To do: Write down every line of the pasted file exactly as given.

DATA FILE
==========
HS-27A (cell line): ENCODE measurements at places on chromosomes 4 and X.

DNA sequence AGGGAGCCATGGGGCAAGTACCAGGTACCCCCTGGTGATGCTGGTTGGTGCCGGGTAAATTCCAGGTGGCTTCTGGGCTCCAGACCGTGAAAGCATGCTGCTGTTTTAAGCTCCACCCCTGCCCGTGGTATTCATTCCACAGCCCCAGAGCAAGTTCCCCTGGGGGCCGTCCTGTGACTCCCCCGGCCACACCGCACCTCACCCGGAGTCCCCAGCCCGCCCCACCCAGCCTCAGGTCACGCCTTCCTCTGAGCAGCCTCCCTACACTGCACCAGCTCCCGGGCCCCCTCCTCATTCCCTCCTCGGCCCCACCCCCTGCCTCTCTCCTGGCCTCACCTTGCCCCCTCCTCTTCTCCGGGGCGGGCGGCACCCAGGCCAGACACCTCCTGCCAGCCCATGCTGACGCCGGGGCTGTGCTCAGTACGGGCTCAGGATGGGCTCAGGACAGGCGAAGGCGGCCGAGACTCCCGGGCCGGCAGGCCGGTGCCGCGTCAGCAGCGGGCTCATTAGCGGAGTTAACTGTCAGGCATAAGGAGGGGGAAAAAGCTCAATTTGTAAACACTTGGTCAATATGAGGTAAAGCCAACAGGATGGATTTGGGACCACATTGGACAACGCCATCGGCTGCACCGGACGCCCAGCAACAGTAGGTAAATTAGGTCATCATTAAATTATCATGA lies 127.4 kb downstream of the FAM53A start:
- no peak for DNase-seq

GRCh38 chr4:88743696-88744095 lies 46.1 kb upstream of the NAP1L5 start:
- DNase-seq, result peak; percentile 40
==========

HS-27A (cell line): ENCODE measurements at places on chromosomes 4 and X.

DNA sequence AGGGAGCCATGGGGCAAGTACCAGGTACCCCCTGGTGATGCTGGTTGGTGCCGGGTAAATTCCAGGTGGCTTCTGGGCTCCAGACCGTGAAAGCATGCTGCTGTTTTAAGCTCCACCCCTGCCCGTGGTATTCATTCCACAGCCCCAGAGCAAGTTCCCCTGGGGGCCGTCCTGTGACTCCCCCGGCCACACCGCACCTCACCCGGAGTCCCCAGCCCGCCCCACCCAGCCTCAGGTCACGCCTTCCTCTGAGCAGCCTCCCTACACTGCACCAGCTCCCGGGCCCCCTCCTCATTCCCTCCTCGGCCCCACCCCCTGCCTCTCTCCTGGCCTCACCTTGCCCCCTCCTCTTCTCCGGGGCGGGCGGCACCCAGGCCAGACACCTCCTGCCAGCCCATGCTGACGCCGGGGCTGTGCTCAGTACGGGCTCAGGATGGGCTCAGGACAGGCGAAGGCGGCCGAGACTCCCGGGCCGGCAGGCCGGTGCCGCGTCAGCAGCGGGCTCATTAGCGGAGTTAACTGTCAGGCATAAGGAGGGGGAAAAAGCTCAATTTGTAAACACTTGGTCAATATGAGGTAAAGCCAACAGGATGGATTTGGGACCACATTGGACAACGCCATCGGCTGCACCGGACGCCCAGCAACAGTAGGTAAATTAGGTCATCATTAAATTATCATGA lies 127.4 kb downstream of the FAM53A start:
- no peak for DNase-seq

GRCh38 chr4:88743696-88744095 lies 46.1 kb upstream of the NAP1L5 start:
- DNase-seq, result peak; percentile 40